Elbow Stiffness

Three bones come together to make up the elbow. These bones are the arm bone (humerus) and two forearm bones (radius and ulna). The bones have very distinct shapes so that they fit together closely. The elbow joint is further stabilized by ligaments that helps hold the bones together. Strong, flexible connective tissue surrounds the joint, and is known as the elbow capsule. In some patients, this capsule can become very thickened and inflamed, significantly limiting motion and causing substantial pain.

Elbow stiffness, or decreased range of motion, can be caused by either a thickened capsule, or by extra bone bumps called osteophytes. Patients who have had trauma or injuries to the elbow may develop a thickened capsule. Osteophytes primarily develop as a result of elbow arthritis. Patient with elbow stiffness describe pain or difficulty bending or straightening the elbow. Fortunately, the elbow functions well even if some range of motion is lacking.

If the elbow stiffness is mild, or has developed recently, physical therapy may help regain significant motion. If the stiffness is severe, has failed to improve with therapy, or is a result of arthritis, then surgery may be indicated. In some cases, surgery can as an outpatient using arthroscopic instruments in a minimally-invasive fashion. After anesthesia is given, multiple small incisions (under ¼" each) are made around the elbow. A camera (arthroscope) is placed in the elbow joint and using special instruments, the capsule is evaluated and released. Osteophytes are removed. The elbow is then taken through range of motion to ensure that full mobility has been restored. In other cases, a larger, open procedure is indicated, and an overnight hospital stay is recommended.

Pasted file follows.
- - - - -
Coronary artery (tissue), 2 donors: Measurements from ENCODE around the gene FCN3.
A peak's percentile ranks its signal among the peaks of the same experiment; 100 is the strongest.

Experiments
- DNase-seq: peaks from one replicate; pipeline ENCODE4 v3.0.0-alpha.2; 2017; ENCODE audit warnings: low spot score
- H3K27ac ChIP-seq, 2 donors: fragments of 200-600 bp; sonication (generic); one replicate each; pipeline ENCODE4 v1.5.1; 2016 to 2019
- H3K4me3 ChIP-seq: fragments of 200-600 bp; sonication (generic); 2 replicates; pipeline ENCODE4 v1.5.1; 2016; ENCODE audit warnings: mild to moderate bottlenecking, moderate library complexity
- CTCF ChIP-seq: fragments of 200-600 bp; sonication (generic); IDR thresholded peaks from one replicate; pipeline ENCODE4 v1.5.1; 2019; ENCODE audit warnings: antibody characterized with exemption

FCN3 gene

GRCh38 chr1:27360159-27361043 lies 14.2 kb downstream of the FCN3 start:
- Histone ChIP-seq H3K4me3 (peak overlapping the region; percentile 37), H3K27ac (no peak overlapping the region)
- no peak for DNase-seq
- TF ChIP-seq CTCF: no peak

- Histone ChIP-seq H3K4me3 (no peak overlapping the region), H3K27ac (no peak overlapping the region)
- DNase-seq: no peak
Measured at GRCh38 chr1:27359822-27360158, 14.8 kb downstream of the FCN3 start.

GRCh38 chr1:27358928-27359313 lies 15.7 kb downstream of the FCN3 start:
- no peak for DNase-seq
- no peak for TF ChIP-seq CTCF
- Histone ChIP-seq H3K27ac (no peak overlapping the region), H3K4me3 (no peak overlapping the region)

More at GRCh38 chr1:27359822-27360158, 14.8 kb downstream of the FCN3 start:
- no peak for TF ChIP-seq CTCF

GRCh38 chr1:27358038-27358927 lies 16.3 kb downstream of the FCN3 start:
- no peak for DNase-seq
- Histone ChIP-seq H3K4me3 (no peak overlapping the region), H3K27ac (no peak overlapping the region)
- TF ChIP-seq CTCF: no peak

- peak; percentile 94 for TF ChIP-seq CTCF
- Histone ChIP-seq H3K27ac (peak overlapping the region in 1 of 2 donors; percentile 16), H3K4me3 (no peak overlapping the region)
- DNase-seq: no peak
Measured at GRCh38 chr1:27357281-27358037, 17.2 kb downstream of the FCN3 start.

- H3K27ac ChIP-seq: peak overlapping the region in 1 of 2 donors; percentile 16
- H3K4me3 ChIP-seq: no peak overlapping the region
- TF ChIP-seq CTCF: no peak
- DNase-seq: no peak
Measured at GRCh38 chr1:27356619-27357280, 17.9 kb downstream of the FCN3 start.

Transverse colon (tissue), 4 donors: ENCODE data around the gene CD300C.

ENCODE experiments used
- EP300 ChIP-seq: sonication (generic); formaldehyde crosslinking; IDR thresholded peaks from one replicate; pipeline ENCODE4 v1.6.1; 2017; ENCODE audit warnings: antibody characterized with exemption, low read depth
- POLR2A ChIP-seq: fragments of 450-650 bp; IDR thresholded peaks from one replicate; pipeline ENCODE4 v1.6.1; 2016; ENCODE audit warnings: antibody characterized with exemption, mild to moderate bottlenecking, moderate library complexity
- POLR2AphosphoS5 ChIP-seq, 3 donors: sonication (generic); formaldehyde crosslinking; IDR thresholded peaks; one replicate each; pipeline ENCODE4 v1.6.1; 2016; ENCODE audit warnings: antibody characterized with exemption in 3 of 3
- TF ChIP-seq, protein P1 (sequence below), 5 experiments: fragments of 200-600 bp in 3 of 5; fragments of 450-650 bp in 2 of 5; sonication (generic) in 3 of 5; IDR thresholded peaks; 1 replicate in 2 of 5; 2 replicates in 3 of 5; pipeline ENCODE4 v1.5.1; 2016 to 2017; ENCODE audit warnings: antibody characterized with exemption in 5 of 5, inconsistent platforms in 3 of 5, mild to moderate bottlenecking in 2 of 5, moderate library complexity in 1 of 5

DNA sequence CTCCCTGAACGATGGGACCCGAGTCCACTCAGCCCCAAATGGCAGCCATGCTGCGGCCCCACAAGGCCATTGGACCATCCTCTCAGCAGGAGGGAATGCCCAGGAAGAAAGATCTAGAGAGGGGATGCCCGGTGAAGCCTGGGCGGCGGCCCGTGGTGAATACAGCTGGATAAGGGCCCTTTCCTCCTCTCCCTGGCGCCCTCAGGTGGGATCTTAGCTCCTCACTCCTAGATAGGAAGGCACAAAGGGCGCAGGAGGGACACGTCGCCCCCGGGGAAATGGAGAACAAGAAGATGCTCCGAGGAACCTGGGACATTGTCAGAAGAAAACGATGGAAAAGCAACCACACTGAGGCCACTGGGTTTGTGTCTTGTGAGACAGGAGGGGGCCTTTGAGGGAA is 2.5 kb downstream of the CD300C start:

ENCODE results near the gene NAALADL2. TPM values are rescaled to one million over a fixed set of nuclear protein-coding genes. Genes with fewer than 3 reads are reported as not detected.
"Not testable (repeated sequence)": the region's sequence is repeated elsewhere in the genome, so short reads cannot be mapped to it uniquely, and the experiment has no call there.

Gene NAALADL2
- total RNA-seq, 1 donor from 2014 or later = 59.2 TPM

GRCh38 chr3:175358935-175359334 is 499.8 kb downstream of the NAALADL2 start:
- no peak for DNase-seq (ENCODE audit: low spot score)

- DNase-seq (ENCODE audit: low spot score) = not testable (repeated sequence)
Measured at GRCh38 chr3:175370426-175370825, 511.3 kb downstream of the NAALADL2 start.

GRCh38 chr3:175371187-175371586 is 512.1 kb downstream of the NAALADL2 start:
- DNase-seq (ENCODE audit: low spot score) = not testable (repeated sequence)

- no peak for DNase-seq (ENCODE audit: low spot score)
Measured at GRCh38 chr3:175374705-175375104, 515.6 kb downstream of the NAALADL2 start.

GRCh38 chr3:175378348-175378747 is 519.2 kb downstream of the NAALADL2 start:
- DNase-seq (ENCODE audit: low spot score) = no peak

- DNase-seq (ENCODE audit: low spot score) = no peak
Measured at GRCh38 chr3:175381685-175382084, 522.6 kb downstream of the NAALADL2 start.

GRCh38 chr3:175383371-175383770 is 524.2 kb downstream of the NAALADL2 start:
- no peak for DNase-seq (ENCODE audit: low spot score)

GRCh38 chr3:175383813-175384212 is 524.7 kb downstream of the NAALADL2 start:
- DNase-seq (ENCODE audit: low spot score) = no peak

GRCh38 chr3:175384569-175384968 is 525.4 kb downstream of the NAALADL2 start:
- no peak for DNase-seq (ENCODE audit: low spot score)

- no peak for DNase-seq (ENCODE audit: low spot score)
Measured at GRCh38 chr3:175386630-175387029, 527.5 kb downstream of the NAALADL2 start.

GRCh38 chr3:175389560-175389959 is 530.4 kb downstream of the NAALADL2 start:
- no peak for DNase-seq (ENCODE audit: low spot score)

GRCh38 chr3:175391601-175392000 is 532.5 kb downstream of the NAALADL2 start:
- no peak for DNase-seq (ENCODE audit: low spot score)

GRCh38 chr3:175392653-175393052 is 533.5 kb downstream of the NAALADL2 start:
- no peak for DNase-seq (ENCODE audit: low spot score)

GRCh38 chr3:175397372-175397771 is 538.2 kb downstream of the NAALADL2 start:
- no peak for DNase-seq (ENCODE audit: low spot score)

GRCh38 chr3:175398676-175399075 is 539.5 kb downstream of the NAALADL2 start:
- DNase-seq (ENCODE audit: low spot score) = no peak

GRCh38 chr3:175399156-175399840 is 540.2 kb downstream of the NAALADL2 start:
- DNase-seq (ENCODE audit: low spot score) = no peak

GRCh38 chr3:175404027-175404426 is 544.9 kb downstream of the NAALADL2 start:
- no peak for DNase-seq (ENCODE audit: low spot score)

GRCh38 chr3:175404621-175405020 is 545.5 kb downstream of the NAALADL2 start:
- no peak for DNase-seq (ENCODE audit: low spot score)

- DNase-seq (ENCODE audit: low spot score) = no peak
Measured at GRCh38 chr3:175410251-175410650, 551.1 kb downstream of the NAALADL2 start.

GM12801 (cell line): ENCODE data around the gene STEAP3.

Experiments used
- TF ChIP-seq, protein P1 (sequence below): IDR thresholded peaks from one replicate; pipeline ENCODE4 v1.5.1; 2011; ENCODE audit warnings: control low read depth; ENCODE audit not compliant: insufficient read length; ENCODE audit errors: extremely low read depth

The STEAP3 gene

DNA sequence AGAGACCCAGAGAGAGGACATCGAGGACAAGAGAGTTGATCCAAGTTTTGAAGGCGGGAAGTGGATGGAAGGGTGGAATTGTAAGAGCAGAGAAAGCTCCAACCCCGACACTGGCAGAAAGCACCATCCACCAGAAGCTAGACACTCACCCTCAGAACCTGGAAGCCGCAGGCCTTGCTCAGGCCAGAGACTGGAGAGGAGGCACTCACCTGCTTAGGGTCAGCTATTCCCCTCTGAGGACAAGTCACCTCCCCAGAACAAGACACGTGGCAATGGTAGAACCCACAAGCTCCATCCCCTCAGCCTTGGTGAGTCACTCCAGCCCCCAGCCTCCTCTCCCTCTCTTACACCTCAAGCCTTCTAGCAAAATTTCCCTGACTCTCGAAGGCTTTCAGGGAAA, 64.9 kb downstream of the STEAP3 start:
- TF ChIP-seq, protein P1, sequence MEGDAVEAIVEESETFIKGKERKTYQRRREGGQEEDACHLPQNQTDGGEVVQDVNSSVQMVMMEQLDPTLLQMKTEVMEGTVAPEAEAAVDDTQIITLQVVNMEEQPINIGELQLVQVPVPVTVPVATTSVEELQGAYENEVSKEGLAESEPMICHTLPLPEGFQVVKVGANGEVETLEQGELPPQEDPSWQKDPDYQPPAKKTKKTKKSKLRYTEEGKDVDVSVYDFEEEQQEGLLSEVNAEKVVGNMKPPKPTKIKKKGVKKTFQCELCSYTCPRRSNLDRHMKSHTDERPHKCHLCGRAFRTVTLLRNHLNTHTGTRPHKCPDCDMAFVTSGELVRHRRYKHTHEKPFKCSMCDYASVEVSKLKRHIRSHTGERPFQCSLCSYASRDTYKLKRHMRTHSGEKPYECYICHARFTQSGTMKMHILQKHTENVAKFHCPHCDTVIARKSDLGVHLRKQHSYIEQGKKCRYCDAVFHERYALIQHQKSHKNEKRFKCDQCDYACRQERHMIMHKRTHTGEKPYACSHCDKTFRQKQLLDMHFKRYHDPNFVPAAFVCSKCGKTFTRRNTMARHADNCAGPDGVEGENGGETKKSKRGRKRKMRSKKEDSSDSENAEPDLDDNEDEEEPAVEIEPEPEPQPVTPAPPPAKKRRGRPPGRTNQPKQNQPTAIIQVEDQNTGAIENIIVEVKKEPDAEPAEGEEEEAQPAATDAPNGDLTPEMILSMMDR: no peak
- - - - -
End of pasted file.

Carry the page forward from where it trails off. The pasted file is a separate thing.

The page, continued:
After surgery, the patient is immobilized in a splint overnight, and then physical therapy is begun the following day. Physical therapy is used to maintain the range of motion gained by releasing the elbow, and prevent scar tissue from re-accumulating and limiting elbow motion.